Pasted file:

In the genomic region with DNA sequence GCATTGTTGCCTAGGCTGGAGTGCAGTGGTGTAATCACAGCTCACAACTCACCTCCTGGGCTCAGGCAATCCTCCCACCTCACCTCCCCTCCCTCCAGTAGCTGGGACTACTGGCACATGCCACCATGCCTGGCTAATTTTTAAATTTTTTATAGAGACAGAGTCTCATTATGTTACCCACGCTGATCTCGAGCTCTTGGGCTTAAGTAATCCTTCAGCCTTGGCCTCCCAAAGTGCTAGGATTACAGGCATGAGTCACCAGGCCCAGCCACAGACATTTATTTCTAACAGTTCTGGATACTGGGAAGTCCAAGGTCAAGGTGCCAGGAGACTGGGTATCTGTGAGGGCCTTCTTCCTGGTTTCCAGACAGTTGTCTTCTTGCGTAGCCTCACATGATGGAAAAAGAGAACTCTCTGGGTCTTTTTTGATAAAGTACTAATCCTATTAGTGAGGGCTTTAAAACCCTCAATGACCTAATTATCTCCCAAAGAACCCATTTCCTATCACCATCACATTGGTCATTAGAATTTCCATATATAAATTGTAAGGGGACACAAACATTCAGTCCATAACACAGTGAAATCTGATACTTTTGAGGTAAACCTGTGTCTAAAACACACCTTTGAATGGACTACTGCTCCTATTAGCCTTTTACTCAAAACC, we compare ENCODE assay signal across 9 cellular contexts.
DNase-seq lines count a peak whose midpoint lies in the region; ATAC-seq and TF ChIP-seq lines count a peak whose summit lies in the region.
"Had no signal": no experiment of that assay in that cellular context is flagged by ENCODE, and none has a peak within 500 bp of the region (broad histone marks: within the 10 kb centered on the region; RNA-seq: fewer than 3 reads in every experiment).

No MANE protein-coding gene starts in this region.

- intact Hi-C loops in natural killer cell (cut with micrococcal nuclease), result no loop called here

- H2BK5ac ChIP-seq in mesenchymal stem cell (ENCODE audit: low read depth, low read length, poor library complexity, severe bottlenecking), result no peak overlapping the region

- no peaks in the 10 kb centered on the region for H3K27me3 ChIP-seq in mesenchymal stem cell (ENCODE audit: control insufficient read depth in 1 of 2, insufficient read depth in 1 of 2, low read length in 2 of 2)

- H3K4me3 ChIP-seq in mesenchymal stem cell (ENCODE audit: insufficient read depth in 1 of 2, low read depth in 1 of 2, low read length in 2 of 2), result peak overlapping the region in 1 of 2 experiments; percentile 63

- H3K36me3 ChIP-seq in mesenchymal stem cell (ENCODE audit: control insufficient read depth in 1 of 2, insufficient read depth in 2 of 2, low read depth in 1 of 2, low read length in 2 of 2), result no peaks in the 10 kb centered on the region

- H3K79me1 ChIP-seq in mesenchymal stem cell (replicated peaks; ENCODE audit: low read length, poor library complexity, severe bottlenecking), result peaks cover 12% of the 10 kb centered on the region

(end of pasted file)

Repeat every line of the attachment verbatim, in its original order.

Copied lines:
In the genomic region with DNA sequence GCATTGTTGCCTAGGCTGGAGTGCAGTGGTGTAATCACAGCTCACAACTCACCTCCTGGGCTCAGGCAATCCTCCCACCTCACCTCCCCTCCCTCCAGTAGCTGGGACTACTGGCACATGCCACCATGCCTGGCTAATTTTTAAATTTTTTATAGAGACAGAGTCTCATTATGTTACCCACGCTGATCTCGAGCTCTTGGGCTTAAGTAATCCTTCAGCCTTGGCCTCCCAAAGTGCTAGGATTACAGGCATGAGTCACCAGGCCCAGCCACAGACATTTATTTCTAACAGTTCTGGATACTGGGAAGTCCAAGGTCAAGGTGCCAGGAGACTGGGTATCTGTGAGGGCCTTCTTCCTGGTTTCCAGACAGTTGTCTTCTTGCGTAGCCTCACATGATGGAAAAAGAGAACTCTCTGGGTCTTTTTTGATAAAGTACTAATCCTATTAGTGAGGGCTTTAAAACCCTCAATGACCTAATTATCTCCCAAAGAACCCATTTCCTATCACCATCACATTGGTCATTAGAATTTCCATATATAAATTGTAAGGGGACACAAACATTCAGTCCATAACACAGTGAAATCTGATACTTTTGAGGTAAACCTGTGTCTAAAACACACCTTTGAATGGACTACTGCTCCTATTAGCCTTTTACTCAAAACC, we compare ENCODE assay signal across 9 cellular contexts.
DNase-seq lines count a peak whose midpoint lies in the region; ATAC-seq and TF ChIP-seq lines count a peak whose summit lies in the region.
"Had no signal": no experiment of that assay in that cellular context is flagged by ENCODE, and none has a peak within 500 bp of the region (broad histone marks: within the 10 kb centered on the region; RNA-seq: fewer than 3 reads in every experiment).

No MANE protein-coding gene starts in this region.

- intact Hi-C loops in natural killer cell (cut with micrococcal nuclease), result no loop called here

- H2BK5ac ChIP-seq in mesenchymal stem cell (ENCODE audit: low read depth, low read length, poor library complexity, severe bottlenecking), result no peak overlapping the region

- no peaks in the 10 kb centered on the region for H3K27me3 ChIP-seq in mesenchymal stem cell (ENCODE audit: control insufficient read depth in 1 of 2, insufficient read depth in 1 of 2, low read length in 2 of 2)

- H3K4me3 ChIP-seq in mesenchymal stem cell (ENCODE audit: insufficient read depth in 1 of 2, low read depth in 1 of 2, low read length in 2 of 2), result peak overlapping the region in 1 of 2 experiments; percentile 63

- H3K36me3 ChIP-seq in mesenchymal stem cell (ENCODE audit: control insufficient read depth in 1 of 2, insufficient read depth in 2 of 2, low read depth in 1 of 2, low read length in 2 of 2), result no peaks in the 10 kb centered on the region

- H3K79me1 ChIP-seq in mesenchymal stem cell (replicated peaks; ENCODE audit: low read length, poor library complexity, severe bottlenecking), result peaks cover 12% of the 10 kb centered on the region